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Old August 3, 2016   #16
Ricky Shaw
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Hobbyist's drag down the local auctions, that's what cattlemen say here. Same deal for dirt farmers I'd imagine, competing against people who don't need the money so much as the tax diversion.
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Old August 3, 2016   #17
BigVanVader
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Being someone just now getting into the whole growing fro profit thing I have to say it is a little disheartening to see 10# boxes of tomatoes go for 8$, and last year there was such a huge influx of tomatoes from NC that the farmers stopped picking tomatoes to sell because the price was down so low.

I can certainly see why it is more appealing to just do re-sale since you would likely make more than if you grew and sold it anyway. There doesn't seem to ever be organic produce at the auctions though since it cant compete with pricing of conventional.

Hellmans it looks like you just grew red hybrids? I saw in one post you said you made millions selling produce. Care to explain how? I really enjoy growing and would like to do it full time but I'd need to make a lot more money for that to be reality.
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Old August 3, 2016   #18
tash11
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Originally Posted by BigVanVader View Post
...
I can certainly see why it is more appealing to just do re-sale since you would likely make more than if you grew and sold it anyway. There doesn't seem to ever be organic produce at the auctions though since it cant compete with pricing of conventional.
....

There are a TON of resellers here. One just built a sales 'barn' on a busy road going into a richer area. Don't know how they will do as that richer area is known to be cheapskates. They have a good image with the 'barn' and some pumpkins growing in the acre next to it. All their FB posts on the local groups focus on 'local'. But their pics look exactly the same as the auction.
The local apple orchards buy their squash and flowers from the auctions too.
And I have seen at least one person at the farmers market in town not even take things out of the peck boxes they got at auction. Most farmers markets have rules about no reselling.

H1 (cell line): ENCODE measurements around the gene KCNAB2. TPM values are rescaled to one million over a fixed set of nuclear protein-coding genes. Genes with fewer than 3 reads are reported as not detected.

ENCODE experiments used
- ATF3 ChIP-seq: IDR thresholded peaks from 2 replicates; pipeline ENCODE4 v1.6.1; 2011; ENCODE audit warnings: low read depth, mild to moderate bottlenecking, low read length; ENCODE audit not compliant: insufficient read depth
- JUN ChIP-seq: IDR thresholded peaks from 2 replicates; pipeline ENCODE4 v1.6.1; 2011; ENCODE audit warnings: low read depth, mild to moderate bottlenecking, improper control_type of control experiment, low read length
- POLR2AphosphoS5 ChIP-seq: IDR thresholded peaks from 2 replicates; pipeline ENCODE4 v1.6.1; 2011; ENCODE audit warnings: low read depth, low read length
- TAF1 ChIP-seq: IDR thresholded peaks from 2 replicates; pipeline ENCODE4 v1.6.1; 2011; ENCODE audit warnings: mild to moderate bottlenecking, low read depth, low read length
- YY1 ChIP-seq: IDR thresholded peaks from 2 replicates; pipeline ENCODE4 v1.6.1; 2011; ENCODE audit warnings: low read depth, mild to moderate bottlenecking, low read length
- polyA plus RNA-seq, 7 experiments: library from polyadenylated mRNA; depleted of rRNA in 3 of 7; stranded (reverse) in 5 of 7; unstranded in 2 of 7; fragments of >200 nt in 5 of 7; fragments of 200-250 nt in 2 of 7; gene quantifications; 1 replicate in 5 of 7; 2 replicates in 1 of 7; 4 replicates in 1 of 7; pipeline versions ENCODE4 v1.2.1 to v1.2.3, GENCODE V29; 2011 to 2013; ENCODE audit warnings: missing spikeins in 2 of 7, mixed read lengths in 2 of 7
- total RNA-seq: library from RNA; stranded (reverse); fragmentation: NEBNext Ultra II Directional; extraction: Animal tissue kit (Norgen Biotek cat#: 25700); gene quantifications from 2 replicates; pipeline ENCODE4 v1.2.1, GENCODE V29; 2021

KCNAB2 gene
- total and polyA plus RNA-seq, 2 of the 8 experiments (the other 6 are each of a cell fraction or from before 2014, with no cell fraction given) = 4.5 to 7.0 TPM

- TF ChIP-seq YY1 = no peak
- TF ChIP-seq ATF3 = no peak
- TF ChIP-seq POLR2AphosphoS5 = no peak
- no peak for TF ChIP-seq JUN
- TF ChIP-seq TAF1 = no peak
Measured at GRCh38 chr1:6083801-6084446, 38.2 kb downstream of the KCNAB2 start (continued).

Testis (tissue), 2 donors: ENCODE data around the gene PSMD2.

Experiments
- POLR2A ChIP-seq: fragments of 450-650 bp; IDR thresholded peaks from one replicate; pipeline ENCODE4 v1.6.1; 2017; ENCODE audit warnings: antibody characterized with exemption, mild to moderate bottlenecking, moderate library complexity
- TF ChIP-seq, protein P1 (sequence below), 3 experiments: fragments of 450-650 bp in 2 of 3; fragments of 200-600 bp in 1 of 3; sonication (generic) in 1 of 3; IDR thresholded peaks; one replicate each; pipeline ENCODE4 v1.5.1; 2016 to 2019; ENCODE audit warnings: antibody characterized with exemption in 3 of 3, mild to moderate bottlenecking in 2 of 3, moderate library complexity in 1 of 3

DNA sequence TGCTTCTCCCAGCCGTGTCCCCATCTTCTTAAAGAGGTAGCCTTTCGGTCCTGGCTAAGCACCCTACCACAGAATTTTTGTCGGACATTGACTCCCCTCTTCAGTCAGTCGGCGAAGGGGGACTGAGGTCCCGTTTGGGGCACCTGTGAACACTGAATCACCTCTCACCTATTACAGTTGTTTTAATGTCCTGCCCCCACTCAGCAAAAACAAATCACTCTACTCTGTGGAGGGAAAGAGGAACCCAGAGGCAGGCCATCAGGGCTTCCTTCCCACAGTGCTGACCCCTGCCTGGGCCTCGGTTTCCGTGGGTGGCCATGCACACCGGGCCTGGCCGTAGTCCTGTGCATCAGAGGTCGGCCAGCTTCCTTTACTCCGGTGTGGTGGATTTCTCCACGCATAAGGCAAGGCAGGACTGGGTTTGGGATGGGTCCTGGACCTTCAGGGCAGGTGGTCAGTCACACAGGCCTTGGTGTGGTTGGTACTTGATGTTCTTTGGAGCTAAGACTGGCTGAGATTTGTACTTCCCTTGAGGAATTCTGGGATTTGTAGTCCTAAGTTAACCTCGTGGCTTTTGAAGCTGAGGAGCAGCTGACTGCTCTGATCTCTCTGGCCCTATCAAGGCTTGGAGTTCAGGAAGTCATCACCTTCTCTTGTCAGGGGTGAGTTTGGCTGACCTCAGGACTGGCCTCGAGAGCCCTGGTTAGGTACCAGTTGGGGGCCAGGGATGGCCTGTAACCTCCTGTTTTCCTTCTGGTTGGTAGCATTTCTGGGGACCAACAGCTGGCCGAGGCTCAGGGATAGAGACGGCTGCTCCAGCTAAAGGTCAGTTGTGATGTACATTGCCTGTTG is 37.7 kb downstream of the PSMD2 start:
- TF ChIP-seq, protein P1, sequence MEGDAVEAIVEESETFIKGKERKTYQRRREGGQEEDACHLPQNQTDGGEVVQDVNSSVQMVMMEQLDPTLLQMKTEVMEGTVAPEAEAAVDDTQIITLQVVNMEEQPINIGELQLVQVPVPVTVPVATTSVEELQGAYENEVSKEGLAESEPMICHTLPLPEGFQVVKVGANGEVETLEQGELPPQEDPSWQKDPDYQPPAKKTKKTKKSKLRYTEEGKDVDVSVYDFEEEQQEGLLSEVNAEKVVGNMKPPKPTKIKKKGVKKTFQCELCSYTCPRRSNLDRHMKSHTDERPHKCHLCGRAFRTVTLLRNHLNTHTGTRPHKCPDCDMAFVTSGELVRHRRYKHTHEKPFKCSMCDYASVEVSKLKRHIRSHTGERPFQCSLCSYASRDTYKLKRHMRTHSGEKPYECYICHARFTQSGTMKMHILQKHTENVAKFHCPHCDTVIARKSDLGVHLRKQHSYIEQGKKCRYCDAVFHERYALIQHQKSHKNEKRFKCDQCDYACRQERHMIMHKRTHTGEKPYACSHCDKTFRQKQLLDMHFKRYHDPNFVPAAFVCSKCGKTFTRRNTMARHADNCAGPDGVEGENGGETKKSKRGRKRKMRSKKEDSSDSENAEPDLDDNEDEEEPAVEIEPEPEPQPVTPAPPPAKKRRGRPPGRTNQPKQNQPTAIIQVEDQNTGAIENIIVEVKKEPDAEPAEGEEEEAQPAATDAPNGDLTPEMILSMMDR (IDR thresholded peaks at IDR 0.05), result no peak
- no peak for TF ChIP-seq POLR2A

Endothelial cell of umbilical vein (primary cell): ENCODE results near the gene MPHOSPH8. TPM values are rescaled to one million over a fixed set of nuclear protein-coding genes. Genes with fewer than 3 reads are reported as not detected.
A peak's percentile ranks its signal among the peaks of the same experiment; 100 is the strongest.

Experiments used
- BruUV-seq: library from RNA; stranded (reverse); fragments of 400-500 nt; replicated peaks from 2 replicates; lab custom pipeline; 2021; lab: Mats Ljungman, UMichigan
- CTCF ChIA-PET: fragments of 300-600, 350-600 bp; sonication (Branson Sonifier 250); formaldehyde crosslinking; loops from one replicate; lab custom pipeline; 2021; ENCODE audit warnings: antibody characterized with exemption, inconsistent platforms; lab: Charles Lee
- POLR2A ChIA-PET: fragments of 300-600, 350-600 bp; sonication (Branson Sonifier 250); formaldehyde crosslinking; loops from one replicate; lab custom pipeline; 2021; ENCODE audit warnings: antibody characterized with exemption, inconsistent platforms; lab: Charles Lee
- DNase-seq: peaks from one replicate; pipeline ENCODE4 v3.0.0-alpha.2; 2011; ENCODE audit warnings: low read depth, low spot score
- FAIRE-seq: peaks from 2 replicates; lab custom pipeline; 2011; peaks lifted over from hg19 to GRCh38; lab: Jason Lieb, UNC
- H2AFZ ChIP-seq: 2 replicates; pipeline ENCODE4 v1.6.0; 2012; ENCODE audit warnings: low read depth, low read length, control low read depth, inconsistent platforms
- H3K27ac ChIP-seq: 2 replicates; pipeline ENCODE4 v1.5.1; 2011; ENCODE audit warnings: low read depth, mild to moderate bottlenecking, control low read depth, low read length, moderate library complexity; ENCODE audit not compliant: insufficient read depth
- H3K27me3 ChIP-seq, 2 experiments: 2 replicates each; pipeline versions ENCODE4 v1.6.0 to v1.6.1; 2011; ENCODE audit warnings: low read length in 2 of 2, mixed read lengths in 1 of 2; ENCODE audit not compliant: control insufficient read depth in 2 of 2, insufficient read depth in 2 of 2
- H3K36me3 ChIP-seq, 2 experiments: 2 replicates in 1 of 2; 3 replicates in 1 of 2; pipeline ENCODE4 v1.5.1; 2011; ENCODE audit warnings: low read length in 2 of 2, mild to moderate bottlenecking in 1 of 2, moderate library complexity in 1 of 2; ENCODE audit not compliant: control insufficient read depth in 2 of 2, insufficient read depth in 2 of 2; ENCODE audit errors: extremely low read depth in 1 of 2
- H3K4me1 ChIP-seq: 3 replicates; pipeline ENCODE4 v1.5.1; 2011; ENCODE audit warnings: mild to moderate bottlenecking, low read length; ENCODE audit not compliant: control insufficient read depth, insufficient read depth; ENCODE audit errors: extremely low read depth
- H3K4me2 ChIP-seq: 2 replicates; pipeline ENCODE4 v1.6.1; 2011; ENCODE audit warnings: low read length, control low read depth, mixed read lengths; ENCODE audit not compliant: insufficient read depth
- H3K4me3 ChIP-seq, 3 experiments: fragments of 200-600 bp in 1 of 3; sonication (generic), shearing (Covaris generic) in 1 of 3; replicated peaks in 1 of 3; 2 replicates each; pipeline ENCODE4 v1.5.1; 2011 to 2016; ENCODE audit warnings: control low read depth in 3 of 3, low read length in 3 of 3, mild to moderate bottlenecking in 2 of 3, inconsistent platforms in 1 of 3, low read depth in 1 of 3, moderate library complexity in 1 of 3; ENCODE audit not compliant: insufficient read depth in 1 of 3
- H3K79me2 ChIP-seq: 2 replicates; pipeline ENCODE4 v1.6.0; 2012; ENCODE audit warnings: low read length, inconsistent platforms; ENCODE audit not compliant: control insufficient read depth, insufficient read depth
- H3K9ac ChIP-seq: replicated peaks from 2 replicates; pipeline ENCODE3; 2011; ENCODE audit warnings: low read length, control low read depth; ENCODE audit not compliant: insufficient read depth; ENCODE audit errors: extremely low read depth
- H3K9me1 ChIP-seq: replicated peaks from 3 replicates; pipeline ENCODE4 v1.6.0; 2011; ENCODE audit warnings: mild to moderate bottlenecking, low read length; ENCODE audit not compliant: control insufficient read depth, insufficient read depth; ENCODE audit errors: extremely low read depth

I do see organic or chem free at our auction sometimes. Because of the spots though it goes for next to nothing. Like the 8 pecks of apples I got last year for $2 a peck because they had some flyspeck on them. Tasty though. Probably from someones backyard tree that they just ignore until harvest.

There used to be an organic you pick apple farm near me. But they stopped doing that and focus only on cider now because of the appearance issue. Apparently people really do care about spots on their apples.....
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Old August 3, 2016   #19
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Originally Posted by BigVanVader View Post
Being someone just now getting into the whole growing fro profit thing I have to say it is a little disheartening to see 10# boxes of tomatoes go for 8$, and last year there was such a huge influx of tomatoes from NC that the farmers stopped picking tomatoes to sell because the price was down so low.

I can certainly see why it is more appealing to just do re-sale since you would likely make more than if you grew and sold it anyway. There doesn't seem to ever be organic produce at the auctions though since it cant compete with pricing of conventional.

Hellmans it looks like you just grew red hybrids? I saw in one post you said you made millions selling produce. Care to explain how? I really enjoy growing and would like to do it full time but I'd need to make a lot more money for that to be reality.
The millions was sarcasm, I thought the emoji spoke for that. Sorry.

I grew 2 high quality red hybrids for the bulk of my sales, and a bicolor to round it out. I also learned to avoid having peak production this time of year. I started growing in a tunnel about 30 years ago, and would have a crop that commanded top dollar because no one else had any. I would also plant a main crop to mature about the time everyone else's was ending. Those two things along with paying strict attention to quality helped more than anything to turn a profit.

The two hybrids I grew were the best I could find in regards to flavor, and productivity, and I became very familiar with them to get maximum production of high quality fruit. I always picked vine ripe fruit too, and learned to handle it to keep it perfect.
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Old August 3, 2016   #20
BigVanVader
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The millions was sarcasm, I thought the emoji spoke for that. Sorry.

I grew 2 high quality red hybrids for the bulk of my sales, and a bicolor to round it out. I also learned to avoid having peak production this time of year. I started growing in a tunnel about 30 years ago, and would have a crop that commanded top dollar because no one else had any. I would also plant a main crop to mature about the time everyone else's was ending. Those two things along with paying strict attention to quality helped more than anything to turn a profit.